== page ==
“So you going to the party?” Jordan asks.
“I don’t know if I am or not yet. I’ve got to research–”
“Scaredy cat,” Jordan coughs out the word and I whack his bicep playfully, although there’s nothing playful about my glare. “Alright, alright. I was just kidding.”
I continue to glare at him. “Yeah. Right.”
“So how’s school?”
I lean back against the seat, grateful for the topic change. “One more semester and I’ll be done.”
“What are your plans after that? Take a little vacation? God knows you deserve one.”
“With what, Jory? My good looks?” I pause, remembering the modeling scouts who came calling years earlier. They’d started back in high school and then college. Even in LA when I first started the Masters program, they’d hand me their business cards while I’d be with friends at the Grove with promises to make me a top fashion model or the next reality show contestant. It used to be flattering until it wasn’t. “No, don’t answer that. I just need to work and start paying my way.”
“Just remember to take a break, alright? Life isn’t all about school and work, sis.”
“I know, Mr. I-Spent-A-Whole-Year-Abroad-Building-Schools-While-Exploring-The World.”
Jordan responds by rolling his eyes as I laugh.
“Anyway, I’ll think about it.” I check my cuticles. Grad school hasn’t left me much time for manicures and pedicures, which means before I go on my date with Carter, I need to get them done. “But I do have a few job prospects after graduation.”
“East Coast, I hope?”
“No, most of them are West Coast. One is in Portland and the other is in Texas. But the job market’s so tough these days you never really know. But East Coast would be nice. I do miss the four seasons, the fall especially… and white Christmas. I miss you guys most of all. It sure can get lonely out there in LA.”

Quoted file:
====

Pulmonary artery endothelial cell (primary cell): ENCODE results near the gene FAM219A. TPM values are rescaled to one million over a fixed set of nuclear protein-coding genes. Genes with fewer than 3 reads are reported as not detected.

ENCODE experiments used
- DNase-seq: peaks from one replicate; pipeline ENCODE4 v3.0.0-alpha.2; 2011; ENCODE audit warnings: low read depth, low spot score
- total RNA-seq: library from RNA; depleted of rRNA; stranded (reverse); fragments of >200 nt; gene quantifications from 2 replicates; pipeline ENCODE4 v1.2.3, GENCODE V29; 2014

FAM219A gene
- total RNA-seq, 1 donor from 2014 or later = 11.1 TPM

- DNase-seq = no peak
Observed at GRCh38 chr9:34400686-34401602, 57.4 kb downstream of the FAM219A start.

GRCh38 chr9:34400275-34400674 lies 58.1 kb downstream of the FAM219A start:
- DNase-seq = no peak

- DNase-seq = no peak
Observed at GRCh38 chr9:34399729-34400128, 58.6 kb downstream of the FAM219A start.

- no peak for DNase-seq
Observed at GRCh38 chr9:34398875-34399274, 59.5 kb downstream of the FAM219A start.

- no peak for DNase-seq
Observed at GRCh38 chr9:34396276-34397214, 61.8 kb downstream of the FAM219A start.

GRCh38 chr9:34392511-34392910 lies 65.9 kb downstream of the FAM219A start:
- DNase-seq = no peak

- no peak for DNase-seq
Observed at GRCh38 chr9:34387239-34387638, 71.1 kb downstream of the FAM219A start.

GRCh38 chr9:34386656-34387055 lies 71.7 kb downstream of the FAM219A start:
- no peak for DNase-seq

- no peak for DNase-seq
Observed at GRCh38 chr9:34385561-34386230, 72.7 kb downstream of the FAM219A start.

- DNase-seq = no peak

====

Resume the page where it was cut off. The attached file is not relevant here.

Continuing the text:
Jordan squeezes my. hand. “We missed you, too, Cait.”
Twenty minutes later, we make it to the O’Halloran family home in Forest Hills Gardens. It’s a borough in Queens and about nine miles to Manhattan. The best word I could probably describe it is quaint although Roxy likes to call the neighborhood where Jordan and I grew up posh. Thanks to Grosvenor Attenbury, the architect behind the Tudor-style homes that boast towers, Norman-style turrets, red-tiled clay and gabled roofs, Forest Hills Gardens often looks like an English village when people first stumble upon it. Some streets even have wrought iron streetlights on top of “Harwich Port blue” lampposts.
My excitement builds the moment Jordan parks the truck in the driveway and I get out. The house exterior is bedecked with lights and I can only imagine the electricity bill. But it doesn’t matter. It’s gorgeous, as if celebrating my official return home for the holidays.
Mom and Dad are standing on the other side of the door and the moment I walk inside, it’s utter mayhem. The smells of freshly baked chocolate chip cookies and hot chocolate make my mouth water as I lose myself in hugs and kisses from Mom, Dad, Addison and Piper. There’s nothing like being home for Christmas and as I walk into the living room with Piper in my arms, I sigh at the sight of the Christmas tree.
The Fraser Fir set up in the far corner of the living room and partially decorated only because that’s what we’re doing tonight. It’s why everyone is here, to put up their respective decorations that mark every year we’ve lived in this house. The decorations range from cheesy to classy to handmade projects from Jordan and my preschool years. I used to be embarrassed about them but now that I’m grown up, I’m grateful that Mom saved them all. Even Campbell, the boy next door, has his commemorative decorations. Too bad he’s not here to join us. Like Jordan said, he’s probably working.
I hand Piper back to Addison as Mom reappears from the kitchen with a mug of steaming hot chocolate. Dad follows right behind her with a tray of cookies.
From the corner of my eye, I see Jordan standing next to Addison. They’re both beaming and I feel a pang of jealousy hit me right in the chest, a yearning to find the same thing they’ve found in each other, true love. And to think they found it when they weren’t exactly looking.
Sometimes I wonder if I’ll ever allow myself to fall in love, but that thought only lasts for a few seconds, before the thought of my next dissertation hits me like a ton of bricks and I return back to earth. After everything Mom and Dad have sacrificed to get me all the way to grad school, I owe it to them to be successful. So, no, I don’t have any time for love, not until after I graduate and then get a job and pay them back.
Love can come later.